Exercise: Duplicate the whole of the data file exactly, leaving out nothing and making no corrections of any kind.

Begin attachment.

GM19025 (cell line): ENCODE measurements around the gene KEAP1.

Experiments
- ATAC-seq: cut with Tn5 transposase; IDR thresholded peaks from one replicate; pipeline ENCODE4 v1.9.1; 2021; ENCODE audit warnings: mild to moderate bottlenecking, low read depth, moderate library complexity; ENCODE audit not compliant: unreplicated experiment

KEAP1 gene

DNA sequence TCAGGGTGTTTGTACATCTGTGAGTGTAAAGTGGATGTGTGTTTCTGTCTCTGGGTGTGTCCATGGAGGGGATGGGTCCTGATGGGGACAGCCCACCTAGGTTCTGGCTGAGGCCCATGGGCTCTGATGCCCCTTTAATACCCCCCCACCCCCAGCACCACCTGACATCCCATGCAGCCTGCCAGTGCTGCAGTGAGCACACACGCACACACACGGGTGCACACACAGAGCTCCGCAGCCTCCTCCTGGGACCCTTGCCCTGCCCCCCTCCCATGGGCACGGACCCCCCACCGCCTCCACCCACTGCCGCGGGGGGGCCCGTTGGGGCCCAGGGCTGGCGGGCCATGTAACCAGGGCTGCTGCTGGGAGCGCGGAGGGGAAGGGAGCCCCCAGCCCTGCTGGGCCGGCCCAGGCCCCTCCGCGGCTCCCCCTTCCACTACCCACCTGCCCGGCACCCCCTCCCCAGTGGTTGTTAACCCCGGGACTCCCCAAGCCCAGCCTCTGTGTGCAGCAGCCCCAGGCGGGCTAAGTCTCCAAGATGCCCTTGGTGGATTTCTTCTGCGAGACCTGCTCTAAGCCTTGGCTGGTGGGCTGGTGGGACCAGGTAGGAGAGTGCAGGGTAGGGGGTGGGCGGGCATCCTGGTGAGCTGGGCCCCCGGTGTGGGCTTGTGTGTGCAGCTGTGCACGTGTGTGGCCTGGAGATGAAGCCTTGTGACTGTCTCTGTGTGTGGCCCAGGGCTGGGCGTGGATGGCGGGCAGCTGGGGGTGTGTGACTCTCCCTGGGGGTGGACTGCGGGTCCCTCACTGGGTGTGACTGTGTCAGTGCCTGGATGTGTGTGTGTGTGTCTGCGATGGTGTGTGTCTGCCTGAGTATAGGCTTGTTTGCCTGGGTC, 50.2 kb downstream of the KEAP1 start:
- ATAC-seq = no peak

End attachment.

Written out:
GM19025 (cell line): ENCODE measurements around the gene KEAP1.

Experiments
- ATAC-seq: cut with Tn5 transposase; IDR thresholded peaks from one replicate; pipeline ENCODE4 v1.9.1; 2021; ENCODE audit warnings: mild to moderate bottlenecking, low read depth, moderate library complexity; ENCODE audit not compliant: unreplicated experiment

KEAP1 gene

DNA sequence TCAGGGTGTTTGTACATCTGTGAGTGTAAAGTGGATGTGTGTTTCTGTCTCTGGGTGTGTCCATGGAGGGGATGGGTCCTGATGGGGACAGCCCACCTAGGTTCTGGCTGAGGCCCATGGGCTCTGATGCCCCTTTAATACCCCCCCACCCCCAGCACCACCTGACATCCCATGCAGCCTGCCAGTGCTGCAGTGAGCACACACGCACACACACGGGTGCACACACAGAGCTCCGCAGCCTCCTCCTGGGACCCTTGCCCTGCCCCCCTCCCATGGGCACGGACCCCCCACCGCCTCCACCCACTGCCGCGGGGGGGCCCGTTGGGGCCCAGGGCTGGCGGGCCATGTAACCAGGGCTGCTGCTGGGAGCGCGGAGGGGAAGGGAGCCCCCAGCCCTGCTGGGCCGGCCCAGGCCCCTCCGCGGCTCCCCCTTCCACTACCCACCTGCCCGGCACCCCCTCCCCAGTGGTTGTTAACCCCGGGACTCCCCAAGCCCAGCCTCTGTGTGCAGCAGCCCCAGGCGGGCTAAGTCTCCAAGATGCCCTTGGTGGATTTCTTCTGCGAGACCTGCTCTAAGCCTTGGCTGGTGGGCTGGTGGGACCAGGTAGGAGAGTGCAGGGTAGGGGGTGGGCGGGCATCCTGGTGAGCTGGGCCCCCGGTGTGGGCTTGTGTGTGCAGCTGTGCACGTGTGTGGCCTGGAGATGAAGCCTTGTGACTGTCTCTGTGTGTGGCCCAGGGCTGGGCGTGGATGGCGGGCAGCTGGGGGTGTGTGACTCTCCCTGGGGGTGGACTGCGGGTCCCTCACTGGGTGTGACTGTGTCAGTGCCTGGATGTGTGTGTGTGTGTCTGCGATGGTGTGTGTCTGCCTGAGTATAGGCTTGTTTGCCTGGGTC, 50.2 kb downstream of the KEAP1 start:
- ATAC-seq = no peak